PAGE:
By Cheryl Lasseter
Attorney General Jim Hood called the media together Wednesday to express his disappointment with Republican legislators for killing a bill that would have allowed his office to wiretap. "We offered a bill that was clear, had protections in it," he says. "What do they got to hide? If it's OK to (wiretap) a dope dealer, why not some white collar criminals?"
Hood says if he had wiretapping authority, it would be easier to prosecute judicial bribery cases. Ironically, he's been fielding questions all week about why he won't seek charges in a judicial bribery case. Trial lawyer Dickie Scruggs has been indicted on allegations he bribed a judge. Attorney Joey Langston has pleaded guilty to bribing a judge. Both Scruggs and Langston contributed to Hood's campaign through a Political Action Committee.
General Hood told us last week that pursuing charges against the two would give the impression of impropriety. If there's a conflict of interest, we asked Hood Wednesday, why won't he hire independent counsel to handle the matter?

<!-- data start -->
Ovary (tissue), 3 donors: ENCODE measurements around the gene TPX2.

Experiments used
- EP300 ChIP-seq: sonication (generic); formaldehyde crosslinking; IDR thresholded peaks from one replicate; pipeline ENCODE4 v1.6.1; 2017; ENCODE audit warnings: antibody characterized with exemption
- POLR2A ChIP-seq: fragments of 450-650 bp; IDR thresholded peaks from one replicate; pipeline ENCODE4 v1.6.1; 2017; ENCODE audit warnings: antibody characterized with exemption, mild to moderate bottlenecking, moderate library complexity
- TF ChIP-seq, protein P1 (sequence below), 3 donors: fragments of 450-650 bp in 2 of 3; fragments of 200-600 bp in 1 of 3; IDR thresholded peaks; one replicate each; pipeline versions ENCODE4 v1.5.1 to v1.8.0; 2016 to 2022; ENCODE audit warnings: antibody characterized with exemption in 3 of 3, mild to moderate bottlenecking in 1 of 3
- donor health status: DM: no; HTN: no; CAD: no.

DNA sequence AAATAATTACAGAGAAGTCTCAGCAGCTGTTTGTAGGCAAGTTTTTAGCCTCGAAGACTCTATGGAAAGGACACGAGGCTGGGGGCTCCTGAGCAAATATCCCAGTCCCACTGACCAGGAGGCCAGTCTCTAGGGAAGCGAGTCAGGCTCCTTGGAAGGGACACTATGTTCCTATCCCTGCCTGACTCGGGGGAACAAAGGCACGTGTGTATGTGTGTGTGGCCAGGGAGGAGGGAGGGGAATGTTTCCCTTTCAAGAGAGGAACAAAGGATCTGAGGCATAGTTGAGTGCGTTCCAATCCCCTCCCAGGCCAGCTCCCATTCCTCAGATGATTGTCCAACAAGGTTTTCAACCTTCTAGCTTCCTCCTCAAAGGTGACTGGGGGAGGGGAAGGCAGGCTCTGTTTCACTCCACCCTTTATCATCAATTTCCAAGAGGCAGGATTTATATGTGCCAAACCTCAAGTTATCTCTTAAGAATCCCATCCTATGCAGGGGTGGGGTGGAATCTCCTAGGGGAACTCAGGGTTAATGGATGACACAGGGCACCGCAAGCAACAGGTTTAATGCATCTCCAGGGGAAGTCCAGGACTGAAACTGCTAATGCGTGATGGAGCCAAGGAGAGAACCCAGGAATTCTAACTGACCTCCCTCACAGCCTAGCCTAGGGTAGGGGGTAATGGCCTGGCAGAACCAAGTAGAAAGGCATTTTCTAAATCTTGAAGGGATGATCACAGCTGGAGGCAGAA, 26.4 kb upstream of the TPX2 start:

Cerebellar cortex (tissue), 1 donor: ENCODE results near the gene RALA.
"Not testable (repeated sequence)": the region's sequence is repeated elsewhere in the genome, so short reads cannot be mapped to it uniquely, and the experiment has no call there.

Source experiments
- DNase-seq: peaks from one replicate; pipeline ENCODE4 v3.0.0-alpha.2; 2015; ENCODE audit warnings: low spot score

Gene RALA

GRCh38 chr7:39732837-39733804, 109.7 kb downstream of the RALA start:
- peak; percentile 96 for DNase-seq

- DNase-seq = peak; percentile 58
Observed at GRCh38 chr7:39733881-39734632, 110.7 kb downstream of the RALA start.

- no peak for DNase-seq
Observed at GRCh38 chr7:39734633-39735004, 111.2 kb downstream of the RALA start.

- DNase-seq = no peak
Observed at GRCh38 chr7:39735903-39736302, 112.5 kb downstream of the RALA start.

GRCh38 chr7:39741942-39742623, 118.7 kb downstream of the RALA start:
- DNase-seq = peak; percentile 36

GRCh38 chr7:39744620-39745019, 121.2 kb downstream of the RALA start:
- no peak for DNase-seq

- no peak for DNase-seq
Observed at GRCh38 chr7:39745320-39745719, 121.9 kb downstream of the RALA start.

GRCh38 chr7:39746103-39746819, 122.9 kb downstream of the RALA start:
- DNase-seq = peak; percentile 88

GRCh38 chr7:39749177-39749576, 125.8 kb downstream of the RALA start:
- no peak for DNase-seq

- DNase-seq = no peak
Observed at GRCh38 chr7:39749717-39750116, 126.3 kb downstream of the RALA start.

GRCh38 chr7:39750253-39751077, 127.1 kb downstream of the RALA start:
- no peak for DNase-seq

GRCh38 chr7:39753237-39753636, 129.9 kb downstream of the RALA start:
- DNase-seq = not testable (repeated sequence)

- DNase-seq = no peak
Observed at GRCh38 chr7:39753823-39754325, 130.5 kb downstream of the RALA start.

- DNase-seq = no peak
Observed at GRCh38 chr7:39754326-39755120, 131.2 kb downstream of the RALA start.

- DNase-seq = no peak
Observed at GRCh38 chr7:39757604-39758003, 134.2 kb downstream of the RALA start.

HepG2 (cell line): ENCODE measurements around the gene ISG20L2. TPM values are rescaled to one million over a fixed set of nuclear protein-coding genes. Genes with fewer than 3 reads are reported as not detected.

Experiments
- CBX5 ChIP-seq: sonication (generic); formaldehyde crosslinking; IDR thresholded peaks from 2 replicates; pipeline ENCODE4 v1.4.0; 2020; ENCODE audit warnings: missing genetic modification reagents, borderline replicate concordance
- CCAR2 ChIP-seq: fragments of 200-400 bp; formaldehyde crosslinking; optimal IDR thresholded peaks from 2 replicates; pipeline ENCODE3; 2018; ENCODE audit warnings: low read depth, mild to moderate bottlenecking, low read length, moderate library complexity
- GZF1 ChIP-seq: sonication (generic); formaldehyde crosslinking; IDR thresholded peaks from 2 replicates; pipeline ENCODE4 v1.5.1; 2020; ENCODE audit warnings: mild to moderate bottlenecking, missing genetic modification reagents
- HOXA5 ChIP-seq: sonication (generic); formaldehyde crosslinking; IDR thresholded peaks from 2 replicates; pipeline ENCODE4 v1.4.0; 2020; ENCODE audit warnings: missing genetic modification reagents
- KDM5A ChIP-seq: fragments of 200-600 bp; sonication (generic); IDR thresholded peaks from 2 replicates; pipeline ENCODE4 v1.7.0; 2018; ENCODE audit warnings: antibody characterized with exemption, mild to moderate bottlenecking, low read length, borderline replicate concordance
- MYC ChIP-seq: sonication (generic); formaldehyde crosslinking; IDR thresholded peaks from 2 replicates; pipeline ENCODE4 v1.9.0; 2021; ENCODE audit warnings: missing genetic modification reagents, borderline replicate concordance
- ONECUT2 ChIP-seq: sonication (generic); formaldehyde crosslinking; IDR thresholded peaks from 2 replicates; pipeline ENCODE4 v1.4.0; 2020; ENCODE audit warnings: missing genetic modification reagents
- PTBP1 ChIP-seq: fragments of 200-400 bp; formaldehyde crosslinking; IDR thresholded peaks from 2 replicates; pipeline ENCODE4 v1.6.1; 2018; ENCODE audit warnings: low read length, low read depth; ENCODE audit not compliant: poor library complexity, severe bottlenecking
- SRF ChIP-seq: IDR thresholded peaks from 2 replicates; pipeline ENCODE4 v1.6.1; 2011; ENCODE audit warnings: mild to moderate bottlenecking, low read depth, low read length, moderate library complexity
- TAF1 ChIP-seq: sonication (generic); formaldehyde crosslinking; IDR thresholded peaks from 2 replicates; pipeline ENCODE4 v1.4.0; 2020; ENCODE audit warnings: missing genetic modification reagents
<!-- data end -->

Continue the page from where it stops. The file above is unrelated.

"(District attorneys) handle prosecutions in their districts," he says. Those DA's are the primary source of prosecutions. The AG's come in and assist them at their request, but it's not our primary responsibility.
"There's no statutory authority for any kind of special prosecutor," he says. "We don't need it, the Federal Government is doing a fine job, I'm satisfied with the job they're doing. The FBI has all the assets in the world, they have the tools like wiretapping ability that we are asking for here."